Eastern Wood-pewee

eastern wood-pewee, Credit: Kelly Colgan-Azar CC BY-NC-ND 2.0

Special Concern Nationally


• Small forest bird, up to 15 centimetres long
• Greyish-olive upper parts; pale on under parts; pale wing bars
• Distinctive three-part song: “pee-ah-wee”
• Eats insects


• In Canada, ranges from Saskatchewan to Nova Scotia
• Mostly found in southern and central Ontario, and as far north as Red Lake, Lake Nipigon and Timmins


• Habitat loss and degradation
• Decline in insect prey


• Federally protected under the Migratory Birds Convention Act, 1994
• Not protected under the Endangered Species Act, 2007 or under the Species at Risk Act, 2002


From 1970 to 2011, the Breeding Bird Survey showed a decline of over 70 percent for eastern wood-pewee in Canada, with a 25 percent decline between 2001 and 2011.

eastern wood-pewee, Credit: Glen Peterson CC BY-NC 2.0


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  1. November 6, 2015    

    […] Eastern Wood-pewee (Contopus virens) […]

  2. November 18, 2015    

    […] Eastern Wood-pewee (Contopus virens) […]

  3. David T Kalbach David T Kalbach
    June 13, 2017    

    The pictured bird is an Olive-sided Flycatcher

  4. June 13, 2017    

    Hi David,

    Thanks very much for spotting this easy-to-miss oversight. Olive-sided flycatchers have more rounded beaks, and more grey wingbars than the eastern wood-pewee. The Eastern wood-pewee also has a bright eye-ring, bright wingbars and a more pointed beak than the olive-sided flycatcher.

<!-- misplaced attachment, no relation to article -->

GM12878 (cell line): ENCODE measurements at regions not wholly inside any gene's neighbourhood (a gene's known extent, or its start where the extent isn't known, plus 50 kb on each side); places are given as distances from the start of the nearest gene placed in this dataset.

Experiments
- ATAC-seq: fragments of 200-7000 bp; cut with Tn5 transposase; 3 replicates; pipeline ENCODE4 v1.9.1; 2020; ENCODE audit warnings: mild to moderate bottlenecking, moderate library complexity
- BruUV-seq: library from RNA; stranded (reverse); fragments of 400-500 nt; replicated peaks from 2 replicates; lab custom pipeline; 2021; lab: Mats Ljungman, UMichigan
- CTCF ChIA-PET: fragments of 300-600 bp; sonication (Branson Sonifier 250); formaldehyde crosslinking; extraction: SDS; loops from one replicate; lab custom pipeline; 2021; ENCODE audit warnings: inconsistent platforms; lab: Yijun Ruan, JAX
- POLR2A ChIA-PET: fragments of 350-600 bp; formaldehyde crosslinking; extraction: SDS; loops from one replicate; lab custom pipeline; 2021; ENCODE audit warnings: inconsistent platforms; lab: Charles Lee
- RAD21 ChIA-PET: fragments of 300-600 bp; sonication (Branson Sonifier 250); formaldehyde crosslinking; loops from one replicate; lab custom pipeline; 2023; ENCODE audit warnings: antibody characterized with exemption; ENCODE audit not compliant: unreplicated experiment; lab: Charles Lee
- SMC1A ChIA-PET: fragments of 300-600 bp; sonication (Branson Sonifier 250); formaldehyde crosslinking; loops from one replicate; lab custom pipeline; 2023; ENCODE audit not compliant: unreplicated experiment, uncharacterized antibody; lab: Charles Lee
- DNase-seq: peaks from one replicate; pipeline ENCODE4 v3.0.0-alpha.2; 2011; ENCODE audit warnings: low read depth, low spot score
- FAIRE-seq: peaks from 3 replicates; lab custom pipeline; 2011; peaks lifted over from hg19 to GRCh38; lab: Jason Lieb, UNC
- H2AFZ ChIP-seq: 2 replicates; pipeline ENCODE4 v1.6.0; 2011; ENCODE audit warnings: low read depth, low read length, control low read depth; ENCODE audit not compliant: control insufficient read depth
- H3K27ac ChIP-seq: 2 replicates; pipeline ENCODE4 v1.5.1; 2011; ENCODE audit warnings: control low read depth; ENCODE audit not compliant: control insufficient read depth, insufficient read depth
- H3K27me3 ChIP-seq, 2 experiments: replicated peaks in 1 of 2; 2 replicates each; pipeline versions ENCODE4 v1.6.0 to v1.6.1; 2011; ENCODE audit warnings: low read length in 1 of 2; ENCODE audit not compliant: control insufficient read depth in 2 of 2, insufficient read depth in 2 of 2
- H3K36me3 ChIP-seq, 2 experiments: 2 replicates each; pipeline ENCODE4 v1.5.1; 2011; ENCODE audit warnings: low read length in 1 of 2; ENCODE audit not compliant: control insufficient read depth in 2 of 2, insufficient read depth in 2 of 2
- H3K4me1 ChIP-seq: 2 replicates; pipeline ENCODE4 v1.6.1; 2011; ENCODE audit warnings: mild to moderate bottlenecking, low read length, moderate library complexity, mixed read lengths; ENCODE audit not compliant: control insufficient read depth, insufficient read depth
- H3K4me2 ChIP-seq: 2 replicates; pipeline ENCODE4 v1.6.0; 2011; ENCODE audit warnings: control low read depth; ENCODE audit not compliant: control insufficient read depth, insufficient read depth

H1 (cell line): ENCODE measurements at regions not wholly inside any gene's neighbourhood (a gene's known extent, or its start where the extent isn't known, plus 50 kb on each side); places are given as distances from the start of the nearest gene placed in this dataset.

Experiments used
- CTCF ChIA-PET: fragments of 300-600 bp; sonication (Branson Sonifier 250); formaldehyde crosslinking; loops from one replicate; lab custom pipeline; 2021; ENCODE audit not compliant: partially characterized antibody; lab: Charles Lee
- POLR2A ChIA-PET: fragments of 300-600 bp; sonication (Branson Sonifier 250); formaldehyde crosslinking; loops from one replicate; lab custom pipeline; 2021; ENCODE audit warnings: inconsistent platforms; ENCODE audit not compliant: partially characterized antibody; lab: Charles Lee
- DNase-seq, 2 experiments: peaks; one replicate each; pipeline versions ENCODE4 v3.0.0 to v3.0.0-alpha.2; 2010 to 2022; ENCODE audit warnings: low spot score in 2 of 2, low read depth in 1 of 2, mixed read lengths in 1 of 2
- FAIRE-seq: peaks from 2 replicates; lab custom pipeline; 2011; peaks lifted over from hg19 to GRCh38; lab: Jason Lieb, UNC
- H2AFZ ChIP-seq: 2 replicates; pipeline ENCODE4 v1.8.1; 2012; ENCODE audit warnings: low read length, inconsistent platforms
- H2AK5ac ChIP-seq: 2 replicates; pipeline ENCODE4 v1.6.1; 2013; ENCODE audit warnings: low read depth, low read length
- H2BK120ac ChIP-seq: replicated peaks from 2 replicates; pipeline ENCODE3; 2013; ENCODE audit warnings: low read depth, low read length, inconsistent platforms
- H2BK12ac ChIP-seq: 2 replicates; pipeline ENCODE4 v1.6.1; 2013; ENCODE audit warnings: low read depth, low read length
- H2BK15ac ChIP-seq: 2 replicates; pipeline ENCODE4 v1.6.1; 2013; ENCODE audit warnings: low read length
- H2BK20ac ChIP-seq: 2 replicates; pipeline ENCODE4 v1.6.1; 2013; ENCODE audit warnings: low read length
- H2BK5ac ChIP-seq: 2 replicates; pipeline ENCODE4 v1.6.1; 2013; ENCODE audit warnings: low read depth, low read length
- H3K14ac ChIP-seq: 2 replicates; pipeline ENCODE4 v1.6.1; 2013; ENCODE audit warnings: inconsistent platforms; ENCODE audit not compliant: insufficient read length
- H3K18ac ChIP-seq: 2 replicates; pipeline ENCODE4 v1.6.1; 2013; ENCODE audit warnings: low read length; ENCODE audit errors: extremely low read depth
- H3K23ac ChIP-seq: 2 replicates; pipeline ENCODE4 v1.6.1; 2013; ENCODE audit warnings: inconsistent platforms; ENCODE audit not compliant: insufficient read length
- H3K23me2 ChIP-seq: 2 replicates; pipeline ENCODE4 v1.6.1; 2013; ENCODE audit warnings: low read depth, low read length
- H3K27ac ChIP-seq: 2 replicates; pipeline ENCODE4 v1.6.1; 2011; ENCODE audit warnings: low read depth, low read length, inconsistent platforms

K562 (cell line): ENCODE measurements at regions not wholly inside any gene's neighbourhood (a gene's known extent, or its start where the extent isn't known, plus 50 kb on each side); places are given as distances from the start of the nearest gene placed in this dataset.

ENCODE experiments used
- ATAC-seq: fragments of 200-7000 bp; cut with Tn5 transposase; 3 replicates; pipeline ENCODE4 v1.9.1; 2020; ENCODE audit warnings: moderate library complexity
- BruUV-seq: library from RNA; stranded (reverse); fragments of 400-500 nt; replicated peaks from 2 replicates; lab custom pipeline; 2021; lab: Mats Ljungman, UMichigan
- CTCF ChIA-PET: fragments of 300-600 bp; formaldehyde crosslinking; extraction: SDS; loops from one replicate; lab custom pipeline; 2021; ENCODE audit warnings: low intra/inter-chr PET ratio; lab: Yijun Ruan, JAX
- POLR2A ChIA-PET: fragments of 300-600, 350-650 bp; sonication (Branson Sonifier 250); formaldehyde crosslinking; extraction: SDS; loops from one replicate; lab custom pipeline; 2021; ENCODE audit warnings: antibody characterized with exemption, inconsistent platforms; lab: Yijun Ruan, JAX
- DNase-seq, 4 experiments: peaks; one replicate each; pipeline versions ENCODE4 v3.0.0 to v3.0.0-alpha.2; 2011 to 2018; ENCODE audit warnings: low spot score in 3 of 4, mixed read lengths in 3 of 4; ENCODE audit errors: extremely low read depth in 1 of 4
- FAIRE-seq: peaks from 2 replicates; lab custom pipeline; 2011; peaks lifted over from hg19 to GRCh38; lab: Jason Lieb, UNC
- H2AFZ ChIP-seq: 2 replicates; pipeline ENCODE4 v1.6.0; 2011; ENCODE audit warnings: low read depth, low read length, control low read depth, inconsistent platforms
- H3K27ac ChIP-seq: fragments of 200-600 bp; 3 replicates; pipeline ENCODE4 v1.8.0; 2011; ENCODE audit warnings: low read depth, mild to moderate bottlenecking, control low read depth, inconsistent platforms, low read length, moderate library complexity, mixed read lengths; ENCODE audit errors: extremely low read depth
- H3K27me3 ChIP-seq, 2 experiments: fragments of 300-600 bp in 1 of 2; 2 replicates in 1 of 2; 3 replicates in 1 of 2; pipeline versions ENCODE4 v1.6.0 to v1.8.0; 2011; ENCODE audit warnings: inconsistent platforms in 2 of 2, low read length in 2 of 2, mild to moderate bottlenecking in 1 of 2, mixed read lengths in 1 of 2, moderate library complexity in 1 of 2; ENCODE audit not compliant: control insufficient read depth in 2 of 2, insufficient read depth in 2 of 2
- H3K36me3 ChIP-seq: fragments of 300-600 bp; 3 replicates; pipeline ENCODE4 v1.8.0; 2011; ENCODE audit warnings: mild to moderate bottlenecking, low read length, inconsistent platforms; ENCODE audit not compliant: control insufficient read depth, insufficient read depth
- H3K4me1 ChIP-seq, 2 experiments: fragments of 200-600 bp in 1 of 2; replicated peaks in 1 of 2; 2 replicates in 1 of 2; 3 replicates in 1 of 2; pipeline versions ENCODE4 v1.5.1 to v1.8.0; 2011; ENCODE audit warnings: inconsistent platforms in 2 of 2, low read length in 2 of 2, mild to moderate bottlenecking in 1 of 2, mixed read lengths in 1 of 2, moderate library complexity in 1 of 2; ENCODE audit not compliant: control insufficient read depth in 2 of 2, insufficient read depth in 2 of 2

We will correct the photos today.


    ON Noah

  5. Margo Phair Margo Phair
    October 9, 2017    

    I have a flycatcher in a moss nest on my window sill it has not left yet ?? It come back to the nest every night , Is this unusual ?? Shouldnt it be gone by now for the winter ?

  6. October 10, 2017    

    Hi Margo,

    This is somewhat unusual. This year, as a result of warmer temperatures, some birds including warblers and some flycatchers delayed their migration and are now heading south to overwinter in warmer climates.

    ON Noah

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